Can You Freeze Garlic?
Many cultures have used garlic for many centuries and many different purposes – the most common being culinary.
Garlic is mainly known for its flavor and aroma.
You can use them for marinades, sauces, soups, stews, even eat it raw, and many more.
Aside from having different uses, there are also different ways to store garlic – Is freezing one of them? Sure is! And, we’ll talk about that in this article.
Like its uses, there are many ways you can freeze garlic. You can freeze raw whole unpeeled bulbs, individual cloves (peeled or unpeeled), chopped, or pureed.
You should avoid storing unpeeled, sliced, or pureed garlic inside plastic containers because they can absorb the garlic flavour, and it’s hard to remove them.
Freezing Pureed or Chopped Garlic
We’ll start with the finer types.
Freezing garlic chopped or pureed saves you so much time and effort because each time you need it, you won’t even have to prep nor thaw it. Just use them directly in your dish – that’s the safest and most convenient option.
- Peel the garlic cloves
- For the puree, use a blender or food processor. For chopped, you can use a knife or food processor.
- Portion the garlic by pouring them into a baking sheet or ice-cube tray in 1 teaspoon portions. You can also put them flat in a bag and portion them by lining the bag with the dull part of a knife or any straight tool. That way, you can break them into squares—1-inch squares, which will be equivalent to about 1 teaspoon of garlic paste.
- Cover them to avoid freezer burn and freeze them
- Once frozen, remove and transfer to a freezer-safe container or bag and put them back in your freezer.
You can also mix in some salt and oil to the puree to make them into a garlic paste. If you’re doing this, make sure to freeze it as soon as possible to decrease the risk of botulism (illness caused by a toxin)
Freezing Whole Unpeeled Bulbs and Individual Cloves (Peeled or Unpeeled)
There’s no reason you can’t freeze the entire heads of garlic; it’s just not the most efficient and space-saving. For this, you just have to clean any dirt from the garlic bulbs, put them in a container, and freeze it away.
Same if you prefer not to peel your clove of garlic. Just separate your head of garlic into cloves, put them in a container and freeze.
The only difference between freezing peeled garlic cloves and unpeeled garlic cloves is the container you can put them in (and the peeling part, of course).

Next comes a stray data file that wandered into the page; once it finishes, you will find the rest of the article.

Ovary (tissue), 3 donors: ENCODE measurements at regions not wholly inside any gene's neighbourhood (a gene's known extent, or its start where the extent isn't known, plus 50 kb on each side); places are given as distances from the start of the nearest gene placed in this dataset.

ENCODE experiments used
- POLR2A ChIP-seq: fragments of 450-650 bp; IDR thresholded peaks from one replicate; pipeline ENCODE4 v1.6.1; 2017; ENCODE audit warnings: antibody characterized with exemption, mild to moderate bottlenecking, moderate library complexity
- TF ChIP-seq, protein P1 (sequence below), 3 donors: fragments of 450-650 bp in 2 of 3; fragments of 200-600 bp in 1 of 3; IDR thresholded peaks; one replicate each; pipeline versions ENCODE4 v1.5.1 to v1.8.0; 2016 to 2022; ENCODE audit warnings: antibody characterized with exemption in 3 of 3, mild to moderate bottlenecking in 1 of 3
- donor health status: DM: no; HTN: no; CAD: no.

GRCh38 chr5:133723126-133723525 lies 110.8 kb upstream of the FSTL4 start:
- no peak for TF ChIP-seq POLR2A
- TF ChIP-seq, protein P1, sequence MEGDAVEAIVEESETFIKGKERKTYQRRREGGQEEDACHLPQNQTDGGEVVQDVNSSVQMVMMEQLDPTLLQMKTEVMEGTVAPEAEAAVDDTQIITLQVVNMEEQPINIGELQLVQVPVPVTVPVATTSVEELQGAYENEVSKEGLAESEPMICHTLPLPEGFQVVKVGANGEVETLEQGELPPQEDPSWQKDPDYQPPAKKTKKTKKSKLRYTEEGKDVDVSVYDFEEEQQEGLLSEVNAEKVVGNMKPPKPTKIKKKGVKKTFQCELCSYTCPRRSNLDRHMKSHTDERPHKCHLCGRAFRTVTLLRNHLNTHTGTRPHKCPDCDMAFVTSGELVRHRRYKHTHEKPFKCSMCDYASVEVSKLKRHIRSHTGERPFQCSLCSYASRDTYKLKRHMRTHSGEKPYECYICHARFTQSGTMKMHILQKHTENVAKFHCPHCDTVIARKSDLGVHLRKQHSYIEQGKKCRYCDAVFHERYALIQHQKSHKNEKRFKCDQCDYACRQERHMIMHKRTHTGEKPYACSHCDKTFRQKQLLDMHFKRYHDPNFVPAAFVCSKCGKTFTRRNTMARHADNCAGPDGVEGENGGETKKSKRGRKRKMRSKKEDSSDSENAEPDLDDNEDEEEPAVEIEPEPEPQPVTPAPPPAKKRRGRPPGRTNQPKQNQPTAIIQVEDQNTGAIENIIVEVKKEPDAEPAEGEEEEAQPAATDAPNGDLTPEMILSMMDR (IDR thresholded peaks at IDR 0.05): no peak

As stated above, you shouldn’t store any unpeeled garlic in any shape or size in plastic containers because they can absorb the garlic flavour, and it’s hard to remove them – unless those containers will be your designated garlic-only containers.
Peeling garlic takes time – but not if you learn these hacks!
Hack #1: Soak them
Soak your unpeeled garlic cloves in boiling water for a minute. Cool them (careful not to burn your fingers), and you can basically slide the garlic skin right off!
Hack #2: Shake them
Put your unpeeled garlic cloves in a mason jar or any container with a lid, and shake as hard as you can. If done correctly, the peels should be separated from the cloves.
Hack #3: Crush them
Probably the most familiar trick. Simply put the unpeeled clove on your cutting board and use the flat side of your knife to crush the love with the heel of your palm. Choose this option if you’ll be pureeing or chopping your garlic finely anyway because this will make your garlic unrecognizable basically.
Also, be careful of the sharp knife and make sure the blade is away from you.
Does Freezing Affect the Taste of Garlic?
Garlic freezes well because it contains water. When frozen, the water inside the clove expands and pushes outwards.
This makes the garlic more spongy, and it loses its crunchy texture. But the delicious garlic flavor will remain strong, and they will cook faster!
You can use frozen garlic as you would fresh garlic.
How Long Can You Freeze Garlic?
Garlic should be stored in a freezer-safe airtight bag or container.
You can freeze them for up to six months. But aim to use all your garlic within 3-4 months to enjoy the best quality of garlic.
When freezing anything, make sure to label and date them properly so you know when you should use them by.
How to Thaw Garlic?
To thaw frozen garlic cloves, you have three options.
Option #1: Cold
Transfer them from your freezer to your fridge. Do this the night before or a few hours before you need the garlic.
Option #2: Warm
Leave your frozen garlic at room temperature. Do this a few hours before you need the garlic.
Option #3: Hot
Soak your frozen garlic in a bowl of hot water for a couple of minutes. This will thaw your garlic sooner than the other two options.
You don’t need to thaw frozen garlic puree or chopped garlic. They melt as they cook, so just throw them directly into your dish.
Do not defrost the garlic in oil paste mixture at room temperature (due to the botulism risk).
So why should you freeze garlic? Because it saves you time and effort in the long run – and why not!?
So don’t hold yourself back next time you see a garlic sale; grab as many as you can (that you think you can use in 6 months’ time) because some extra garlic in your food can never be bad.